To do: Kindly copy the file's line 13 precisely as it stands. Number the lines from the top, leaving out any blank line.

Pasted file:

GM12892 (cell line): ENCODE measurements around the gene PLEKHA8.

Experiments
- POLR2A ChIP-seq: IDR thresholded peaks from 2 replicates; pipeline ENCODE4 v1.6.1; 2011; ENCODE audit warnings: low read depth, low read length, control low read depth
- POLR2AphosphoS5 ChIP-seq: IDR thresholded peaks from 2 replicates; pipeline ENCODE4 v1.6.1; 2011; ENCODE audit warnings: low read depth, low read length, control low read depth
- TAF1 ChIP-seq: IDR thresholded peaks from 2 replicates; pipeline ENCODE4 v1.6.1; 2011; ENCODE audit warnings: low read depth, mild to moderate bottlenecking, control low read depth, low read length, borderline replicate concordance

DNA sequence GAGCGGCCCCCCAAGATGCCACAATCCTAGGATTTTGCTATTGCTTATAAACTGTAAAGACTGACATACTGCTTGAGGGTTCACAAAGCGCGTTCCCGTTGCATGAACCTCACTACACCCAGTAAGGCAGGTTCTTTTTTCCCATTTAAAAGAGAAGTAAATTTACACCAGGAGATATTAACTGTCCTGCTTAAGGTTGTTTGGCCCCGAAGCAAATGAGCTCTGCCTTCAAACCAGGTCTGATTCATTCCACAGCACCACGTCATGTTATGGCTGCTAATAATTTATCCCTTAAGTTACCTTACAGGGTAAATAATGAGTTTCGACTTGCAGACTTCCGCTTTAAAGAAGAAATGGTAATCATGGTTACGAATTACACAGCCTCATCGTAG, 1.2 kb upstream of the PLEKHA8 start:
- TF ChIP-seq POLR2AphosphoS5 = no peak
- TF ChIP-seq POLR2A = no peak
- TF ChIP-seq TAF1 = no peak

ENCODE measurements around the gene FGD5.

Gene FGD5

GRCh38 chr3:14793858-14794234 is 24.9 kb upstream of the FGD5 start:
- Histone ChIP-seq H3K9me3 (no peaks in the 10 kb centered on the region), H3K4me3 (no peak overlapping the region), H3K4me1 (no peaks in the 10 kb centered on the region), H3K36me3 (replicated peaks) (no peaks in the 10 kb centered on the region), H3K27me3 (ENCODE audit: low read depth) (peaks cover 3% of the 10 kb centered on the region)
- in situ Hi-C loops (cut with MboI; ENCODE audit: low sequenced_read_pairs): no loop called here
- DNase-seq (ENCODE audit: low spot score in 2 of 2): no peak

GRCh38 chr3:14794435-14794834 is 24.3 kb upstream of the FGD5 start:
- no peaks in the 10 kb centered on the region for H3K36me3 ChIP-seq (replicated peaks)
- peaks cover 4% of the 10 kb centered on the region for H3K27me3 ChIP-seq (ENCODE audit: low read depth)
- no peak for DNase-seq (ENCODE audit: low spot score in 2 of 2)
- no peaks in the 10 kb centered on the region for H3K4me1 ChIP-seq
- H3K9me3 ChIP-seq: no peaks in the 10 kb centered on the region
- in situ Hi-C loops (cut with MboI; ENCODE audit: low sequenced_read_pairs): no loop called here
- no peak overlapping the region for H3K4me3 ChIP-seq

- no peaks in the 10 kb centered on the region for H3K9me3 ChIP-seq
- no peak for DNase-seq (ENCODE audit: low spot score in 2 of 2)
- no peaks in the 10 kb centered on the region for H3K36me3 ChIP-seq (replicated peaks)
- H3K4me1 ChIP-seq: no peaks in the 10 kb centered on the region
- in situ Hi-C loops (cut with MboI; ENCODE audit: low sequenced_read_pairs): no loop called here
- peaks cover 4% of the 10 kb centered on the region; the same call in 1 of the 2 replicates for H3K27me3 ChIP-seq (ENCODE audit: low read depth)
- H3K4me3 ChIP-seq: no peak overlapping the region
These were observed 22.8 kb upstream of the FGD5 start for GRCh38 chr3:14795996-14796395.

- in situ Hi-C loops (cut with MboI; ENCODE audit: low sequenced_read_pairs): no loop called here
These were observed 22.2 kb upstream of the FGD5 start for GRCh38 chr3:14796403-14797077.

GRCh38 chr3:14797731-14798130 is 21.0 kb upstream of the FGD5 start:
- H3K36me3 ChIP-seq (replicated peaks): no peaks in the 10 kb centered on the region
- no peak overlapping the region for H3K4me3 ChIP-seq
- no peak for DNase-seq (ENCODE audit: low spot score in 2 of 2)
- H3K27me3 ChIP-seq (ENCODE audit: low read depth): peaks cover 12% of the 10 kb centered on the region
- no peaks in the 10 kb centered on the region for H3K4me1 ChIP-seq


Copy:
- Histone ChIP-seq H3K9me3 (no peaks in the 10 kb centered on the region), H3K4me3 (no peak overlapping the region), H3K4me1 (no peaks in the 10 kb centered on the region), H3K36me3 (replicated peaks) (no peaks in the 10 kb centered on the region), H3K27me3 (ENCODE audit: low read depth) (peaks cover 3% of the 10 kb centered on the region)